Channel Interview: TV Presenter Mike Lee
The Host With The Most
He came fifth on MasterChef New Zealand, worked on a primetime weekday kids show as a television presenter, is a chef and is the host of TV2’s brand new The 4.30 Show... and did we mention he’s only 21? Anna Henvest met with ex-Rangitoto College student, Michael Lee at a restaurant in Auckland...
He greets me warmly, a hug and a kiss on the cheek like we’d been friends for years. As we’re walking through the restaurant, I hear two of the waiters talking not-so-quietly under their breaths say “Isn’t that the guy from MasterChef?” I smile at the waiters, chuffed I’m about to sit with someone who, in these circles, is quite the celebrity.
Let’s go back to where it all began. Following acceptance into a highly regarded culinary school, Michael applied to MasterChef and got in, making him the youngest competitor of the second series. His MasterChef journey was filled with trials and triumphs, and he came fifth in the internationally renowned competition. You could say it was a pretty impressive achievement for the then 18-year-old from Browns Bay. He packed his knives and continued his dream of becoming a chef while working under the wing of Paul Jobin at Sky City. This lead to a one-off stint on The Erin Simpson Show as a weekly guest chef and this then turned into a full time gig. He moved to Christchurch and stayed there for three years co-hosting The Erin Simpson Show five days a week.
As we were talking, it was about this time when Michael’s dinner was delivered to the table. Somewhat lavish, it’d take one glance to realise he’s quite the connoisseur. His three-dish menu choice in itself was a work of art and he jokingly states that his food is a serious business. A smile spreads across his face as he samples different pieces on the plate. Michael is affable and confident yet simultaneously down-to-earth. He has a sense of self-assuredness that prompts me to silently question what he’s like when the cameras are off, and pushy writers aren’t interrupting his Friday night meal. “I love being by myself... I love just sitting down with a guitar, singing and being in my own company.” This is quite surprising to me; it seems contradictory to the outspoken and energetic person sitting in front of me. I want to know where his dream destination is, curious to see if my guess of Ibiza or LA is correct. Fair to say, I couldn’t be farther off. “My favourite place has to be Great Barrier Island. Go there, spend a week. There’s no phone coverage so it gives you time to think and focus on nature.” Note to self: Add travel agent to his repertoire.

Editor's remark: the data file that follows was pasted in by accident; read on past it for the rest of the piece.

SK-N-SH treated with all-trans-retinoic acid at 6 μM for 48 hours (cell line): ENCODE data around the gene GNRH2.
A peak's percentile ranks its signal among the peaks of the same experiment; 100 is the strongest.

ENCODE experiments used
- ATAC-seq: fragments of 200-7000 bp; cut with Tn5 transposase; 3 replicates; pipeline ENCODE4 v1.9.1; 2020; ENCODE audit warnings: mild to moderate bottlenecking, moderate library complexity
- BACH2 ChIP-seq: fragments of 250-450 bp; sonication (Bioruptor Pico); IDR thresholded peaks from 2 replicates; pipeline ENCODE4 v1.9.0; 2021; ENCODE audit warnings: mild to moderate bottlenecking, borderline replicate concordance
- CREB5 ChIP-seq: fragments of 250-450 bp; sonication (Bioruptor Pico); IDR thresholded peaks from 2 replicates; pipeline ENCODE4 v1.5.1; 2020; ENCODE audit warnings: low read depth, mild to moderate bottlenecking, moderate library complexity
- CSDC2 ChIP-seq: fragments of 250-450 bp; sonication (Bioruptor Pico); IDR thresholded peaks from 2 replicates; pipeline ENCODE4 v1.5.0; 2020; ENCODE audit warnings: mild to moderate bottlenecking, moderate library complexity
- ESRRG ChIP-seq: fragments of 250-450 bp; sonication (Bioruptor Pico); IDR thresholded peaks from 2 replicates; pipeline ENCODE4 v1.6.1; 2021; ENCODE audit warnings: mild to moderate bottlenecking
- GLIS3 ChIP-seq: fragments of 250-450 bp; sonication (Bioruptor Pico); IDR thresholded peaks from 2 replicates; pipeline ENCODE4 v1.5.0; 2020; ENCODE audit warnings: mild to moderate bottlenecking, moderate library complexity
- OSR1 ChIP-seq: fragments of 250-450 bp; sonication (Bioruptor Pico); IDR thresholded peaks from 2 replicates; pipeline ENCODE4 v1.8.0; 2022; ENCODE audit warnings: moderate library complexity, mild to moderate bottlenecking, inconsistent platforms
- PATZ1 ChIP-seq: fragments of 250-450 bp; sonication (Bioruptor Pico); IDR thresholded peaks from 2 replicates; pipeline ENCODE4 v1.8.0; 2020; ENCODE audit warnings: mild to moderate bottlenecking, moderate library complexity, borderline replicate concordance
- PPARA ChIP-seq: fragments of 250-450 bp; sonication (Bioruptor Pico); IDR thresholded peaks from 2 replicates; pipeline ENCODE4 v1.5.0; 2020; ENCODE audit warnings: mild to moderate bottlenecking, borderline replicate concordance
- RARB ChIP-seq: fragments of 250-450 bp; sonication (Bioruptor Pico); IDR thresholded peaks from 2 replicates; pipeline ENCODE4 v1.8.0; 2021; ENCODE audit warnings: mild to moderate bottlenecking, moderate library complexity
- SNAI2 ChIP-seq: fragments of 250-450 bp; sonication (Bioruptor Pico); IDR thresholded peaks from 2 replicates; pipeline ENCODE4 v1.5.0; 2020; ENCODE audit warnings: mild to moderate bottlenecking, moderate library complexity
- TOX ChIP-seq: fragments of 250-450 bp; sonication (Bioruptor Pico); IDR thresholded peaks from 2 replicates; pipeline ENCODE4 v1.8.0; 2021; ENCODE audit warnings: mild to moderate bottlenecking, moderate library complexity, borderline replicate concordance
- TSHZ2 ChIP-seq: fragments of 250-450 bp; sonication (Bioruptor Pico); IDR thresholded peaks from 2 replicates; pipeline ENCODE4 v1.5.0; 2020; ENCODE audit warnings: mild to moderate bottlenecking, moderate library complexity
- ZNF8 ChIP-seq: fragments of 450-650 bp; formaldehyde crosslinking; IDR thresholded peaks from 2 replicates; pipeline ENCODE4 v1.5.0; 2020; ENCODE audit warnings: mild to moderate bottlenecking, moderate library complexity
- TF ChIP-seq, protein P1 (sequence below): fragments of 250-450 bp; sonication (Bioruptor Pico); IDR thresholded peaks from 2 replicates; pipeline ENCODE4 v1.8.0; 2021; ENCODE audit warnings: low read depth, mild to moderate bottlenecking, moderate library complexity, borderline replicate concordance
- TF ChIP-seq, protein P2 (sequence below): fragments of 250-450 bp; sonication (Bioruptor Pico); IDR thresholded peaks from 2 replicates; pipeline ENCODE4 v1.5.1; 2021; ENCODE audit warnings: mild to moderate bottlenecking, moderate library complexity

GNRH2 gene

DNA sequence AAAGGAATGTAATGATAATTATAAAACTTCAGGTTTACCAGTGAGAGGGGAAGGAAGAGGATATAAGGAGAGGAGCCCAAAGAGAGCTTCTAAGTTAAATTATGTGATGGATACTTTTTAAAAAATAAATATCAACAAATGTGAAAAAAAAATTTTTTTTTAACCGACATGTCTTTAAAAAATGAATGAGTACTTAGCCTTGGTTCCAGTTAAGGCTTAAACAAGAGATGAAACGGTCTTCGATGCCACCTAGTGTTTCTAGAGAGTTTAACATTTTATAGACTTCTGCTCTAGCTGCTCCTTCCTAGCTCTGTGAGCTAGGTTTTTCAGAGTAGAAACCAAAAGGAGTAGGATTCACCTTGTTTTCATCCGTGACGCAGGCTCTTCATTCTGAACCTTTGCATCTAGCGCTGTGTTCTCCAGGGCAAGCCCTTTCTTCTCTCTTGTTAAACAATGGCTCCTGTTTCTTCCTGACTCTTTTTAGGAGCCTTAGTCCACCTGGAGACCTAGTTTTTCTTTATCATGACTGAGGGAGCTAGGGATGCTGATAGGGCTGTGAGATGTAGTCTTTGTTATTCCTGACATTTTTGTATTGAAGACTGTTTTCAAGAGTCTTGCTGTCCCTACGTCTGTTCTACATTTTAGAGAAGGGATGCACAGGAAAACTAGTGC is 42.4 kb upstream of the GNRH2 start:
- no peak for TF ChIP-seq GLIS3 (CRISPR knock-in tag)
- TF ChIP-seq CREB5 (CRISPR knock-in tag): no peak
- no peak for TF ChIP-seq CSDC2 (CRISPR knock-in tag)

I remember Michael from school back in 2010. I have a distinct memory of him on my first day performing ‘The Lion Sleeps Tonight’ to a crowd of 600 awkward third formers. I remember at the time being completely bewildered by the barbershop quartet’s comfort on stage, looking no different to an in-home shower performance. “Performing always came naturally to me. I was always the guy to make a joke and make my friends laugh, always loved drama and being on stage.” His Rangitoto College experience was an interesting subject to bring up with him. “In all honesty, school wasn’t really my thing. During seventh form, I’d only go to two, maybe three classes a day. I kept up with my school work and didn’t struggle with the academia; I just preferred being in the music rooms.”
He’s back in Christchurch as one third of The 4.30 Show, co-hosting with Kiwi pop singer, Massad, and a fresh face in the industry, Eve Palmer. He talks warmly of his co-hosts, and says they’re great to work with. “Massad’s the funniest, silliest guy you’ll ever meet... He’s always making terrible puns you can’t help but laugh at. And as for Eve, she’s the kindest, most down-to-earth girl I’ve ever met.” TV2’s newest addition of after-school entertainment comes following the end of The Erin Simpson Show. He describes The 4.30 Show as a magazine-style show. “It’s all about doing fun things that the audience are going to love... Like today, we burst into [one of the host’s of ZM’s Full Access show] PJ Harding’s house and discovered she’s actually got a whole yoga shrine in her bedroom. It’s all about doing new things you wouldn’t usually do or get to see.”
He’s a natural conversationalist and it’s clear he’s very passionate about the television industry. After spending a short while with him, it’s hard to imagine him doing anything else, but I’m intrigued. His was was such an unplanned ‘adventure’ style entry into the industry. I ask, in five years will he still be doing television? “I hope so. I’d love to get into the production side of things too.” I ask him the question that’d be present in many viewers of the show’s minds. “To get into the TV industry, I think it’s all about having luck. Obviously if TV is something you want to do, go to broadcasting school, get the qualifications... But my advice is - do what you love and see where it leads. For me, cooking was what I loved and got me to where I am today.”
He’s got many exciting things on the cards for 2014, and is careful about what he can tell me, but says it does include international travel for The 4.30 Show. Whether he’s off to exotic destinations, whipping up a culinary storm or making quality kids television, Michael Lee is a name you’ll be hearing more of.
Michael Lee joins hosts Eve Palmer and Massad Barakat-Devine on The 4.30 Show, weekdays from 4.30pm on TV2.